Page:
Tuesday, May 28, 2013 ... Deutsch/Español/Related posts from blogosphere

Heuristic ideas about bounded prime gaps

Why Yitang Zhang's proof is probably far less fundamental than the claim

Yitang Zhang worked at Subway before he would land a mathematics job. And when he did, he wasn't publishing almost anything for years before he would offer a proof of something rather important weeks ago. That turned the name of the popular math instructor in New Hampshire into one of the most well-known names of number theorists in the world.

Some increasingly popular links are:

Bounded gaps between primes (Zhang's technical paper)
Philosophy behind the proof (Math Overflow)

First proof that... (Nature)

Prime number breakthrough by unknown professor (Telegraph)
If \(p_1,p_2,p_3,\dots =2,3,5,\dots\) denotes the \(n\)-th prime, the statement proven by Zhang may be phrased in a very simple way:\[

\liminf_{n\to\infty} (p_{n+1}-p_n) \lt 70,000,000.

\] The operator above is called the limit inferior which is just\[

\liminf_{n\to\infty}x_n := \lim_{n\to\infty}\Big(\inf_{m\geq n}x_m\Big)

\] If you think about this limit of the infimum for a while, you will understand that the limit inferior in the claim proved by Zhang is just the smallest gap between the adjacent primes that is realized infinitely many times (for infinitely many pairs). In other words, there exists at least one number – a potential gap between adjacent primes – that is realized infinitely many times.

Because of some technical properties that probably depended on many personal choices that Zhang has made while attacking the problem, the upper bound in the inequality turns out to be a high number, namely 70 million. It is such a high number that for all practical purposes, the proposition proven by Zhang is de facto equivalent to\[

\liminf_{n\to\infty} (p_{n+1}-p_n) \lt \infty

\] i.e. to the claim that there exists a finite number that is realized as the gap between adjacent primes in infinitely many pairs.

On the other hand, as I will argue, the actually correct (but rigorously unproven) claim stronger than Zhang's theorem says\[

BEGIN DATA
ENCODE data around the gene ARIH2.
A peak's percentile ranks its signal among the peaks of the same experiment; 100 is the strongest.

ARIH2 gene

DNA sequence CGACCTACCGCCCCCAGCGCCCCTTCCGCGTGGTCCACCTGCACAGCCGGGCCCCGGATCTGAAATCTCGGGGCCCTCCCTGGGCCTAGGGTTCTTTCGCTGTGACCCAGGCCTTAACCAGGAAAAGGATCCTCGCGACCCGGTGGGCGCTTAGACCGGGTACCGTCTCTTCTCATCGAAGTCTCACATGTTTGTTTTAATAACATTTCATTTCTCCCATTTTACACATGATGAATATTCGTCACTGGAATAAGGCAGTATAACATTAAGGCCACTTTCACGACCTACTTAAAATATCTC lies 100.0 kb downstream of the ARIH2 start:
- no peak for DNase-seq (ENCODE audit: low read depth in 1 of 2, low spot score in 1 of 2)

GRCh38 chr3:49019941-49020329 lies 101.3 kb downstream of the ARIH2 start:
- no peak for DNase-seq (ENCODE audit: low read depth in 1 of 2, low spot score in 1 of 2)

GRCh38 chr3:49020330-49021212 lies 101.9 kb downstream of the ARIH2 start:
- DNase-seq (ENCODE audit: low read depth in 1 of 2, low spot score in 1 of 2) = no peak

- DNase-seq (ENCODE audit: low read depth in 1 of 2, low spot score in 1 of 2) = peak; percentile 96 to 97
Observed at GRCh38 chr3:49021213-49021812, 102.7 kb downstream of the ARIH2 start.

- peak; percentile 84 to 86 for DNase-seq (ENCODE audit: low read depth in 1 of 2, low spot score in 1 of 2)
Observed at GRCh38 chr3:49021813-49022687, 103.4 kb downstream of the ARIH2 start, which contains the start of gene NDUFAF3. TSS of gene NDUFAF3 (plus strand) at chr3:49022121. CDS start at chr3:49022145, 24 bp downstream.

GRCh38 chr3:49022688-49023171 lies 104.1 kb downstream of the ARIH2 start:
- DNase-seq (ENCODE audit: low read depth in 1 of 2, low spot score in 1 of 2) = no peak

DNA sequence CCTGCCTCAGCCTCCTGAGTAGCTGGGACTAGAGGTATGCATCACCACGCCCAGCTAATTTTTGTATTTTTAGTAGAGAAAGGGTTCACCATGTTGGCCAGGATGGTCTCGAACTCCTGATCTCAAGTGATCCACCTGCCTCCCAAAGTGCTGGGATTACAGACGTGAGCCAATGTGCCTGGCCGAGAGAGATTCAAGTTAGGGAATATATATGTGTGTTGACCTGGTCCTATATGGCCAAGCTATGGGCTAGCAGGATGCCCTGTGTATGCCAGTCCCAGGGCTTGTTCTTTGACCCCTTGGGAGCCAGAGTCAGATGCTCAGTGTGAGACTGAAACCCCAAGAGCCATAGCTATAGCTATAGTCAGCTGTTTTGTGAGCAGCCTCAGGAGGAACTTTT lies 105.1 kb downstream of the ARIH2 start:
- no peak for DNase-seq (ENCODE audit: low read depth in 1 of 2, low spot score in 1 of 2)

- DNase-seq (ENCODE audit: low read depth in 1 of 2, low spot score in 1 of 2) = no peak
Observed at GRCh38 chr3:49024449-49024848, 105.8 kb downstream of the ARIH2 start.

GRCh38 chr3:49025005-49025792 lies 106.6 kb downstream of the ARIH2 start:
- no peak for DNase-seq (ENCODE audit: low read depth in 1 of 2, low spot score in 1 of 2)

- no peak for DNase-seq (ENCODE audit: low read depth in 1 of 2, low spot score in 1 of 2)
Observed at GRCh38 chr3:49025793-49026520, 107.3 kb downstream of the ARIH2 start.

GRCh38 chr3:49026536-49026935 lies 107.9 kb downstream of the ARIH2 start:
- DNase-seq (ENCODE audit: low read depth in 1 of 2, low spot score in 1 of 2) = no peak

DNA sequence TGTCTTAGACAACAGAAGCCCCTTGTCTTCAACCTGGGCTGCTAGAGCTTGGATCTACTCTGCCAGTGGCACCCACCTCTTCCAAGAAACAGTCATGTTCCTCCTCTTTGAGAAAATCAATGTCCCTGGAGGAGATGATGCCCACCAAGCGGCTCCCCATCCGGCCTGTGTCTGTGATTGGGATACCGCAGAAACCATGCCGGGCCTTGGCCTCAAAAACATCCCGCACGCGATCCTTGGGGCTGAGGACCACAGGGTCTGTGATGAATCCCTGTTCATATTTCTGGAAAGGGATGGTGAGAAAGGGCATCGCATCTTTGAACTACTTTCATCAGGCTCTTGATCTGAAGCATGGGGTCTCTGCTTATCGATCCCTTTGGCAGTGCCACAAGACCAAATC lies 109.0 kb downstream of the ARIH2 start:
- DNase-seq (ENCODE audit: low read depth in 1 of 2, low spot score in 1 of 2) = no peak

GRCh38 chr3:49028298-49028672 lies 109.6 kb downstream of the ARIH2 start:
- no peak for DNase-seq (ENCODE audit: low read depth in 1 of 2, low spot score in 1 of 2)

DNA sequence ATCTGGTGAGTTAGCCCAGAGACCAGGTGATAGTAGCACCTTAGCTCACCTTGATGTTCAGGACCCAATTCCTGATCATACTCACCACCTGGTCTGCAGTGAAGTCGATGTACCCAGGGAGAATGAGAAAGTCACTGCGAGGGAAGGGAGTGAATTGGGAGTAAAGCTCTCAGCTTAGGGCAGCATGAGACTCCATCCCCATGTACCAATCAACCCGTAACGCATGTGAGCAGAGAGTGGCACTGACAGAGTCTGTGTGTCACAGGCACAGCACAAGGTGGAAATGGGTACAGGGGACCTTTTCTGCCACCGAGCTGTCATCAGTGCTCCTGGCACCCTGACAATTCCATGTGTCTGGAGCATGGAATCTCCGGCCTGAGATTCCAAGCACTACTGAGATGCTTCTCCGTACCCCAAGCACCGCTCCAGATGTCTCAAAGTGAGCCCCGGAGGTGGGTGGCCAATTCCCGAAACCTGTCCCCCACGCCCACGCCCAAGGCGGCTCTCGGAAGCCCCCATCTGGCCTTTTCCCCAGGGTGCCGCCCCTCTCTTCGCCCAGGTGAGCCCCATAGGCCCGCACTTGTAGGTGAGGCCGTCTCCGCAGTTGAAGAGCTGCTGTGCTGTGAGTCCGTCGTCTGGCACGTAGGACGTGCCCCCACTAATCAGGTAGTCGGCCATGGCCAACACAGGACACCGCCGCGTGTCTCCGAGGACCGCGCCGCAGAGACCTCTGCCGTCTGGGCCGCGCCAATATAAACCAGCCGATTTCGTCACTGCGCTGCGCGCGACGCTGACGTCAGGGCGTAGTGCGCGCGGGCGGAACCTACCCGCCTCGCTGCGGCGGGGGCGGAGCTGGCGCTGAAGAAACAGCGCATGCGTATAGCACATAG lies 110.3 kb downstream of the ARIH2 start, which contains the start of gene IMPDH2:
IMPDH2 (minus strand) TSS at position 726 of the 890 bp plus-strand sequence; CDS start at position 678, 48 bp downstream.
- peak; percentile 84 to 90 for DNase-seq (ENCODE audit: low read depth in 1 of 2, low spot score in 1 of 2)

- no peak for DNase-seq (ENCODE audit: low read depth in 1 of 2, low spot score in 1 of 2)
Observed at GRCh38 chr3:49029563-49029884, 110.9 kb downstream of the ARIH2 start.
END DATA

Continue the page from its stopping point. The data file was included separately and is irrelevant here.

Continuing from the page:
\liminf_{n\to\infty} (p_{n+1}-p_n) = 2

\] which means that even twin primes – pairs of primes that differ by two – are realized infinitely many times: there are infinitely many pairs of twin primes. This claim is the famous twin prime conjecture. In some sense, the assertion proven by Zhang is 35 million times weaker than the twin prime conjecture. Note that the first twin primes are\[

(3, 5), (5, 7), (11, 13), (17, 19), (29, 31), (41, 43), (59, 61), \\
(71, 73), (101, 103), (107, 109), (137, 139), \dots

\] and there doesn't seem to be the tiniest reason to think that the list should terminate at some point. The largest currently known twin prime pair is \(2,003,663,613\cdot 2^{195,000}\pm 1\), two similar numbers that have 58,711 digits (each).

I don't plan to study the proof in detail because it looks very complicated and "non-unique" to me. The proven statement is slightly interesting but the proof is probably less interesting – there's just a small chance that I am wrong – and there's less "profound message" to learn from it. It's like if you are interested in the Moon and someone asks you to study O-rings in the Apollo spacecraft.

Moreover, I am not too interested in the claim that has been proved. But there is one more key reason: I feel certain that the proposition is true. The reason behind this certainty is the validity of a much stronger claim – a not quite rigorously defined one – that implies the twin prime conjecture, Zhang's proof, and many and many other much weaker corollaries. The claim is that